Sal Aunese
Colorado BuffaloesNo. 8
Date of birth: (1968-05-08)May 8, 1968
Place of birth: Oceanside, California
Career history
High school: Vista (Vista, California)
Bowl games
Freedom Bowl (Dec. 1988)
Career highlights and awards
1987 Big 8 Newcomer of the Year

Siasau "Sal" Aunese (May 8, 1968 – September 23, 1989) was a college football player who played for the University of Colorado. Aunese was from Oceanside, California in San Diego County and was of Samoan descent.[1] He died at age 21 from inoperable stomach cancer and lung cancer.[2][3]

Early lifeEdit

Born in Oceanside in northern San Diego County, Aunese was raised there with his six siblings. His parents spoke Samoan at home growing up. He was an All-American Quarterback at Vista High School, where he and his teammates won not only the C.I.F. San Diego section championship, but also the state championship. He attracted interest from several college programs including the University of Nebraska and the University of Colorado.[1]

Aunese's final high school transcript and his low ACT scores caused him to fall under the 1983 Convention Proposal No. 48, commonly referred to as Proposition 48.[1] Because of this provision, he missed the freshman year of his college career.

College careerEdit

Aunese chose Colorado after heavy recruiting from assistant coach Les Miles and head coach Bill McCartney.[4] Because of the Prop 48 conditions, Aunese missed his first year of eligibility with the team in 1986. He came into the 1987 season and soon took over the starting job at quarterback that same year; he led the Buffaloes to a 7–4 record, but no postseason bowl game. Aunese was awarded the Big Eight Newcomer of the Year award after the season. Colorado was 8–3 in the 1988 regular season, but lost to Brigham Young in the Freedom Bowl.[5][6]

Illness and deathEdit

During his participation in the Freedom Bowl, coaches, players, and family noticed that Aunese was not his usual self. Teammates told him he looked sluggish on the field and family members wished he would be taken out of the game.[1] In the months following the bowl game, Aunese experienced a multitude of symptoms, including coughing consistently, a loss of appetite, and vomiting blood, which caused him to miss many workouts and drills.

Aunese was examined in March 1989 and doctors diagnosed him with a rare form of inoperable stomach cancer.[7] He was given six months to live after his initial diagnosis. Over the course of the next several months, Aunese continued to visit Colorado games and practices, but he continued to get weaker from the cancer and died at University Hospital in Denver on September 23.[3]

Aunese's memorial service was held in Boulder at Macky Auditorium on the university campus.[8] It was filled to capacity with over 2,000 mourners, and hundreds more outside.[2] He was buried at Eternal Hills Memorial Park located in Oceanside, California. The football team dedicated the season to Aunese, customizing the team's jerseys with the name "Sal" sewn into their sleeves. They went 11–0 in the regular season, but lost to Notre Dame in the Orange Bowl.[6][9] The Buffaloes did win the Orange Bowl rematch against Notre Dame by a point the following season,[10] earning its only national championship – a title it shared with Georgia Tech.[11][12]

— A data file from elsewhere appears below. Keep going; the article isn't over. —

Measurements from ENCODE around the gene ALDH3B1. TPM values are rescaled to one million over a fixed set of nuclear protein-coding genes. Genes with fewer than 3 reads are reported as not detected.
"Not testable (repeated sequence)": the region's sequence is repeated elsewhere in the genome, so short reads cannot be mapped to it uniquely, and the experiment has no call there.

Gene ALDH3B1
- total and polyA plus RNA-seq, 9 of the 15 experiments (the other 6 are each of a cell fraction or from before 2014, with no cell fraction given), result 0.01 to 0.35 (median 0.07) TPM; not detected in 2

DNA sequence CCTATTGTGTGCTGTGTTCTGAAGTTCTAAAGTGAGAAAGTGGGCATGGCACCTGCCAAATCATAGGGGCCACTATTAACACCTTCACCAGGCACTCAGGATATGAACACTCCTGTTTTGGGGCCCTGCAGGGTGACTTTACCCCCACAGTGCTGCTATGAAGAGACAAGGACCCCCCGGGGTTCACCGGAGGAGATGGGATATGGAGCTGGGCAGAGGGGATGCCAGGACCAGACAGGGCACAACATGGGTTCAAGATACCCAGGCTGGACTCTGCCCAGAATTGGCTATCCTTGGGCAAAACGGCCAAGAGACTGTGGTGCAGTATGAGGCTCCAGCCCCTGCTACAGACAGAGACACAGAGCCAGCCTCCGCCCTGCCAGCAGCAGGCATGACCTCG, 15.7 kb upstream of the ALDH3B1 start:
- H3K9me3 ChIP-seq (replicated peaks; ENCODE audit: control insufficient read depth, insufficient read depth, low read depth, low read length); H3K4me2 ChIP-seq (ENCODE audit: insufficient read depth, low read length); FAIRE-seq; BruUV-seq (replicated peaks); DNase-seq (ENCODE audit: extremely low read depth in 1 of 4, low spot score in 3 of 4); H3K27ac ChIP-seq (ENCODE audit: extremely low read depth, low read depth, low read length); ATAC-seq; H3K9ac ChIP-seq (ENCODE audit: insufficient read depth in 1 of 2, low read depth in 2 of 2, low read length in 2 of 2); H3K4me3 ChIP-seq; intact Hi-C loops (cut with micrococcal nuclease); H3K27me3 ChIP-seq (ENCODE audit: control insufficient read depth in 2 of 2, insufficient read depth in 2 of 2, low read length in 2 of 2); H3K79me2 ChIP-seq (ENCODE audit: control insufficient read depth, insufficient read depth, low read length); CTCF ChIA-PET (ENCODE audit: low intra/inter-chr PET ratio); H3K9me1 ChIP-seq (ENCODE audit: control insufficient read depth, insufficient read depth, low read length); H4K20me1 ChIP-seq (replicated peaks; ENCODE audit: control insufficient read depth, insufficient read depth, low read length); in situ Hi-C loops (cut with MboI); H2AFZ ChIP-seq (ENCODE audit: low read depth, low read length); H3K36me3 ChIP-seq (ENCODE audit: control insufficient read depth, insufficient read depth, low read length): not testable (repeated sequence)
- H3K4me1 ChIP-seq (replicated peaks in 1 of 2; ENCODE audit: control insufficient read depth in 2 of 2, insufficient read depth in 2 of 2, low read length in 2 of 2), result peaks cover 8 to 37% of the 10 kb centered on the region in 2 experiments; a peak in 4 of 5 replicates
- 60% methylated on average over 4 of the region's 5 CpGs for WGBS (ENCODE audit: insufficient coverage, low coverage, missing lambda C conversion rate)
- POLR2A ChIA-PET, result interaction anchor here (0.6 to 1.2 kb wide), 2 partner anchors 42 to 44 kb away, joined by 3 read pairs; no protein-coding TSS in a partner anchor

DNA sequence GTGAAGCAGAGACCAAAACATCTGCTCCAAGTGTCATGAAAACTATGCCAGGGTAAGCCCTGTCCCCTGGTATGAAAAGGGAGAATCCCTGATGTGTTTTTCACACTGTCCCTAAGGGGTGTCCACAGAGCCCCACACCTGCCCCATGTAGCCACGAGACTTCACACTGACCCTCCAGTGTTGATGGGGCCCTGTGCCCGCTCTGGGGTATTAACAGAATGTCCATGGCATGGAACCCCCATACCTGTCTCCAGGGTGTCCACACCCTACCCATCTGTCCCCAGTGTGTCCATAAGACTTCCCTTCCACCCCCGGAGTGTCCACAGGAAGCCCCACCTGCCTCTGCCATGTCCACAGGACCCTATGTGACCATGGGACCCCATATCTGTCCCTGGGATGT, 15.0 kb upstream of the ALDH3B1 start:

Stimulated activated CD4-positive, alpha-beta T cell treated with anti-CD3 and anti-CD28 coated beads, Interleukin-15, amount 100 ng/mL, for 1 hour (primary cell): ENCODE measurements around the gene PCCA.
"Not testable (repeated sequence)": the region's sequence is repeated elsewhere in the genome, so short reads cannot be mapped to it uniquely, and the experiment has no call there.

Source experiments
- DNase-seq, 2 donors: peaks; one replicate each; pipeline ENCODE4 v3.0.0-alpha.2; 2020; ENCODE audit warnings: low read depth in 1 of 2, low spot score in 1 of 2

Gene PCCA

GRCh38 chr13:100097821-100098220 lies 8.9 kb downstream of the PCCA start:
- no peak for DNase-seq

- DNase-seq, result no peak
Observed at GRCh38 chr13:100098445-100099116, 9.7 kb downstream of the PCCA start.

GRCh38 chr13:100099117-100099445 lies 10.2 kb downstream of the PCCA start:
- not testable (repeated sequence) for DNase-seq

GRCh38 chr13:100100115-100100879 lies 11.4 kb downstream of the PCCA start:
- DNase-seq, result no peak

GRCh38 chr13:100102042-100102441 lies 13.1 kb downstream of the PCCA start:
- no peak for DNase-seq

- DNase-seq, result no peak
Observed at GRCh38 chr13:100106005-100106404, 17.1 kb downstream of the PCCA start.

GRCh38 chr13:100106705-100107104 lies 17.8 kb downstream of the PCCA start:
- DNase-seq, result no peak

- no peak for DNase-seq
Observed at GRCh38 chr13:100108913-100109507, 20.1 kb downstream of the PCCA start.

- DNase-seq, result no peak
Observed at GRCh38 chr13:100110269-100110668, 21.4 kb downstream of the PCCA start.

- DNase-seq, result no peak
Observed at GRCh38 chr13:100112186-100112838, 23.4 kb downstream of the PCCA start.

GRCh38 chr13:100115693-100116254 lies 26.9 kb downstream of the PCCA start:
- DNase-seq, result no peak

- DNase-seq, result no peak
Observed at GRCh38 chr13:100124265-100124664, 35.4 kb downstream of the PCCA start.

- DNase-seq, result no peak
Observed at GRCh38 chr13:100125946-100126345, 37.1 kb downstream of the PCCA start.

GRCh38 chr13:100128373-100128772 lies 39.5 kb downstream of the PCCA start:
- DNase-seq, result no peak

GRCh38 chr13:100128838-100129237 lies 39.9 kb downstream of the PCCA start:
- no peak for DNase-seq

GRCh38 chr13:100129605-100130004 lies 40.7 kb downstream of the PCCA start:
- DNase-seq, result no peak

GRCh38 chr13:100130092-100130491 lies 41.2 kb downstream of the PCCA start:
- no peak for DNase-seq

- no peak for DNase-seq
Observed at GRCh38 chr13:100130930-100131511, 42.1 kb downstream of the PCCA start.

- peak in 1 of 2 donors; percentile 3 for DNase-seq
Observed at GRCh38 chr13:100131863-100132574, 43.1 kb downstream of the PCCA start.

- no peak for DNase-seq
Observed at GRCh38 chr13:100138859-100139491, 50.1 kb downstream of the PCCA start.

The international award-winning documentary feature film, Born To Lead: The Sal Aunese Story, chronicles the life of Sal Aunese. The film world premiered on November 20, 2016 at the FICTS International Olympic Committee Film Festival in Milan, Italy. The film won 'Best First Time Director' as well as 'Best Documentary Film'. Born To Lead: The Sal Aunese Story went on to become an Academy Award (Oscar) Qualified Film for Best Documentary Feature Film during the 2017-2018 Academy Award Season. The film made its U.S.A. premiere at The Boulder International Film Festival on March 03, 2017. The film has gone on to incredible success as it has had several national telecasts on The CBS Sports Network. For more information, please visit

Personal lifeEdit

Aunese is the father of former LSU football player and current Denver Broncos quarterbacks coach Timothy Chase "T.C." McCartney, born to him and Kristy McCartney, the head coach's daughter, in April 1989. He was recruited to LSU by Les Miles, the former Colorado assistant who helped bring the elder Aunese to Colorado in 1986.


  1. 1.0 1.1 1.2 1.3 ESPN OTL: Full Circle
  2. 2.0 2.1 Remembering Sal Aunese: Friends Pay Tribute to Aunese
  3. Cite error: Invalid <ref> tag; no text was provided for refs named cmqbdt
  4. All in the family: Miles coaches son of late QB recruit
  5. "BYU uses 'reliever' to beat Buffaloes". Eugene Register-Guard. Associated Press ((Oregon)): p. 1B. December 30, 1988.
  6. 6.0 6.1 Colorado Historical Scores
  7. "Colorado quarterback stricken by cancer". Eugene Register-Guard. Associated Press ((Oregon)): p. 2B. March 31, 1989.
  8. Cite error: Invalid <ref> tag; no text was provided for refs named fwmemser
  9. Warner, Rick (January 2, 1990). "Irish 'Rocket' past No. 1 Buffs". Spokesman-Review. Associated Press ((Spokane, Washington)): p. B1.
  10. "'Lucky' Buffs breathe a sigh, await poll title". Spokesman-Review. Associated Press ((Spokane, Washington)): p. B1. January 2, 1991.
  11. Preston, Mike (January 3, 1991). "College polls deliver split decision". Eugene Register-Guard. (Baltimore Sun) ((Oregon)): p. 1D.
  12. "No. 1 Colorado wrecks Tech's dream". Spokesman-Review. Associated Press ((Spokane, Washington)): p. D1. January 3, 1991.

External linksEdit

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